ROSEMONT, IL (May 19, 2011 - Marketwire)—U.S. Foodservice continues to advocate for the protection of the entire food supply chain to ensure food safety. This month, Jorge Hernandez, senior vice president, food safety and quality assurance, U.S. Foodservice, delivered a food safety presentation at the Food Technology Innovation and Safety Forum in Chicago. The presentation, "Food Safety from Farm to Fork," focused on strategies to improve food safety controls throughout the product chain.
"Food safety will only grow in importance worldwide as our food supply becomes more global," Hernandez said. "Our food safety program is successful because we partner in every segment of the food chain -- growers, processors, distributors, operators and the government. It's the only way to ensure food safety from farm to fork."
Since March, U.S. Foodservice food safety experts have presented at the National Seafood Show, the GlobalG.A.P. (Good Agricultural Practices) conference, The Food Safety Summit, The New Food Safety Modernization Act-Approved and at a NSF Bringing the Supply Chain Together through Global Food Safety Standards webinar.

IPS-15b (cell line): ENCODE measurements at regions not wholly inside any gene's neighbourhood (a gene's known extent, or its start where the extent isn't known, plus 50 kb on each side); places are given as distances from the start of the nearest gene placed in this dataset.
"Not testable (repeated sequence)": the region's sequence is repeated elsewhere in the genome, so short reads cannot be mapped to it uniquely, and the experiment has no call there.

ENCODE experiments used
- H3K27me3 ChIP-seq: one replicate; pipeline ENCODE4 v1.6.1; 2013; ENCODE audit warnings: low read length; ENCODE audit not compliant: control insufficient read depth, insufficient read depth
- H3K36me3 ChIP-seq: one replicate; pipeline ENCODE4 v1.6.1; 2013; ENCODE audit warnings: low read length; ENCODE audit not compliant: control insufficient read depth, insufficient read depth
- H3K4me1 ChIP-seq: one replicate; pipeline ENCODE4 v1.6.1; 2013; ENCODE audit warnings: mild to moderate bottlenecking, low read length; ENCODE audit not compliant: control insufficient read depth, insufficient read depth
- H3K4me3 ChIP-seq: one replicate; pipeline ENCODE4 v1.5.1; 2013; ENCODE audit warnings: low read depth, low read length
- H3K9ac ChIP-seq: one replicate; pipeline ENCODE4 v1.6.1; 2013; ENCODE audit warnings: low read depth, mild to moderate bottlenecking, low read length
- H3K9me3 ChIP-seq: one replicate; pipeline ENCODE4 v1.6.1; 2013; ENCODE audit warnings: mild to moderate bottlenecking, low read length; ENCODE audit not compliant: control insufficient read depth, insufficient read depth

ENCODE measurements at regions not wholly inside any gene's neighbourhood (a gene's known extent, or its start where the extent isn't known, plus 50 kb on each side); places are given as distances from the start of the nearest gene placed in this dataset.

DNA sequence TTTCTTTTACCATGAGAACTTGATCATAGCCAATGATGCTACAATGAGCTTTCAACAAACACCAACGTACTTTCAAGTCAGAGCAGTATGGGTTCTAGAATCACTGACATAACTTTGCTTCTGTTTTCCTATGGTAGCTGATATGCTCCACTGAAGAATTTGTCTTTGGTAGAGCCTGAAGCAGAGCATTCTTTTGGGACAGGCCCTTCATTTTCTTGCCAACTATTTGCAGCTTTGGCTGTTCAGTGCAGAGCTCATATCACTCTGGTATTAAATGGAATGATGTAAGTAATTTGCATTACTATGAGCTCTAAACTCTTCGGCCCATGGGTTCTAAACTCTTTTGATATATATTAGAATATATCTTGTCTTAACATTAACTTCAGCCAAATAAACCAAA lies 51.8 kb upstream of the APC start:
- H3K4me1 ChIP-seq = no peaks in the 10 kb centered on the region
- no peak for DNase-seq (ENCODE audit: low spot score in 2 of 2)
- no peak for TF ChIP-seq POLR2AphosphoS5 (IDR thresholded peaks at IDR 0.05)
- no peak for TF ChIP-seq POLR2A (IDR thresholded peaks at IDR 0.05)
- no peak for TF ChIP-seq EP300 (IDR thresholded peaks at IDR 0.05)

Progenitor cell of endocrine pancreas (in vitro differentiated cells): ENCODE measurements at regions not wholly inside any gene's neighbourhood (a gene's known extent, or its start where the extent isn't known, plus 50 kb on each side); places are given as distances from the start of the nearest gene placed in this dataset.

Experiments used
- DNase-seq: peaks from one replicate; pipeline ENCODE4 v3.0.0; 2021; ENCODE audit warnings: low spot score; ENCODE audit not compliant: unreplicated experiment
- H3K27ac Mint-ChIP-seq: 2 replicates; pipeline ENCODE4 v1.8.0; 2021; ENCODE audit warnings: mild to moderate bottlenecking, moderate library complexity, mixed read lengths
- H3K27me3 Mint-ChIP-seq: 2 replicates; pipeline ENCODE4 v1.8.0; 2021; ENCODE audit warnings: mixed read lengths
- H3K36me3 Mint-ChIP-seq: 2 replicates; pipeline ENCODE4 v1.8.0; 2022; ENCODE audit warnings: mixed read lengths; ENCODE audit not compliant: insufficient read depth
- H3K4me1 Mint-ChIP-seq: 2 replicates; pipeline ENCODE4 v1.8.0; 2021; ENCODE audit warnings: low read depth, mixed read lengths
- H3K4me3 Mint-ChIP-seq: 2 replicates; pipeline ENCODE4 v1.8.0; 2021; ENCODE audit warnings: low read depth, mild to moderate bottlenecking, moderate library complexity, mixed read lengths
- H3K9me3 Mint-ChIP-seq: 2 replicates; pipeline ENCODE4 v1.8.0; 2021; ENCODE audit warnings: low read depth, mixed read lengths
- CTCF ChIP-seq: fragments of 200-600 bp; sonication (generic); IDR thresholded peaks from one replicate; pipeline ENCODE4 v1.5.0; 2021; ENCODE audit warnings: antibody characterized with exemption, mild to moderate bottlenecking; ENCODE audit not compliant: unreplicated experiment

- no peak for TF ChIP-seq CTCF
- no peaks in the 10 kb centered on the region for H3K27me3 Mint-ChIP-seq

Presentations focused on reducing the estimated annual 48 million cases of foodborne illness in the United States by incorporating innovative food testing and safety programs.
"We are finding that many operators don't understand that food safety risks are present in every segment of the food chain, including transportation, and regulatory agencies must work to educate them," Hernandez said. "When some operators transport their restaurant supplies -- such as raw meats, vegetables and chemicals -- in their personal transport vehicles, we know that they don't understand the food safety risks they are taking with their business and the health of their customers. One food poisoning incident can severely damage a business and the operator's reputation. That's why we support clear and concise regulations that address the food safety risks in all the segments of the supply chain, including transportation."